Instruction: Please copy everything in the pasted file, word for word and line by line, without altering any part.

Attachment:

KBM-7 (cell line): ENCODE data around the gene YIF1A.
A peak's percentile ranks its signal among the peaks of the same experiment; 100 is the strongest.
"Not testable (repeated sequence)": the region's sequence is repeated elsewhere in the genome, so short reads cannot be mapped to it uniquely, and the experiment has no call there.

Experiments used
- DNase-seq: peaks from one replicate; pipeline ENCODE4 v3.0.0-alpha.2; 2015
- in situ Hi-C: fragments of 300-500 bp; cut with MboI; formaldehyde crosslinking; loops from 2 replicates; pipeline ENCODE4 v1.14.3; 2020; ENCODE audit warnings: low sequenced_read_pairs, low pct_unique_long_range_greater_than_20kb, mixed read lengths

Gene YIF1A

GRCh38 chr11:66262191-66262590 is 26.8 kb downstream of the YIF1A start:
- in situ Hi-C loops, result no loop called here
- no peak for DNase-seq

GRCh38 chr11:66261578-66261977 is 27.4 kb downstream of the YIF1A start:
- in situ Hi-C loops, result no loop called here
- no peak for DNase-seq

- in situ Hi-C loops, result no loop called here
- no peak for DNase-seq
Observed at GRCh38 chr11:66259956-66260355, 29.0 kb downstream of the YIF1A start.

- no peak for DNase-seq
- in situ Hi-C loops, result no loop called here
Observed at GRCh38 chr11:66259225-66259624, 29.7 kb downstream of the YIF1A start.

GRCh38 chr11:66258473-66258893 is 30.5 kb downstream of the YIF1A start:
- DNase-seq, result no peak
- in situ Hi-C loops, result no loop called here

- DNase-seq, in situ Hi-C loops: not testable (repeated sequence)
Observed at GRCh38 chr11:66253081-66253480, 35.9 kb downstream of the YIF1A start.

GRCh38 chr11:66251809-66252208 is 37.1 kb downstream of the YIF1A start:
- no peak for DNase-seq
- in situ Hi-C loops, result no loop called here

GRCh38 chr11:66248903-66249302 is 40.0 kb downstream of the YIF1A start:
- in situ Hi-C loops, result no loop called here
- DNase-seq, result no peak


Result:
KBM-7 (cell line): ENCODE data around the gene YIF1A.
A peak's percentile ranks its signal among the peaks of the same experiment; 100 is the strongest.
"Not testable (repeated sequence)": the region's sequence is repeated elsewhere in the genome, so short reads cannot be mapped to it uniquely, and the experiment has no call there.

Experiments used
- DNase-seq: peaks from one replicate; pipeline ENCODE4 v3.0.0-alpha.2; 2015
- in situ Hi-C: fragments of 300-500 bp; cut with MboI; formaldehyde crosslinking; loops from 2 replicates; pipeline ENCODE4 v1.14.3; 2020; ENCODE audit warnings: low sequenced_read_pairs, low pct_unique_long_range_greater_than_20kb, mixed read lengths

Gene YIF1A

GRCh38 chr11:66262191-66262590 is 26.8 kb downstream of the YIF1A start:
- in situ Hi-C loops, result no loop called here
- no peak for DNase-seq

GRCh38 chr11:66261578-66261977 is 27.4 kb downstream of the YIF1A start:
- in situ Hi-C loops, result no loop called here
- no peak for DNase-seq

- in situ Hi-C loops, result no loop called here
- no peak for DNase-seq
Observed at GRCh38 chr11:66259956-66260355, 29.0 kb downstream of the YIF1A start.

- no peak for DNase-seq
- in situ Hi-C loops, result no loop called here
Observed at GRCh38 chr11:66259225-66259624, 29.7 kb downstream of the YIF1A start.

GRCh38 chr11:66258473-66258893 is 30.5 kb downstream of the YIF1A start:
- DNase-seq, result no peak
- in situ Hi-C loops, result no loop called here

- DNase-seq, in situ Hi-C loops: not testable (repeated sequence)
Observed at GRCh38 chr11:66253081-66253480, 35.9 kb downstream of the YIF1A start.

GRCh38 chr11:66251809-66252208 is 37.1 kb downstream of the YIF1A start:
- no peak for DNase-seq
- in situ Hi-C loops, result no loop called here

GRCh38 chr11:66248903-66249302 is 40.0 kb downstream of the YIF1A start:
- in situ Hi-C loops, result no loop called here
- DNase-seq, result no peak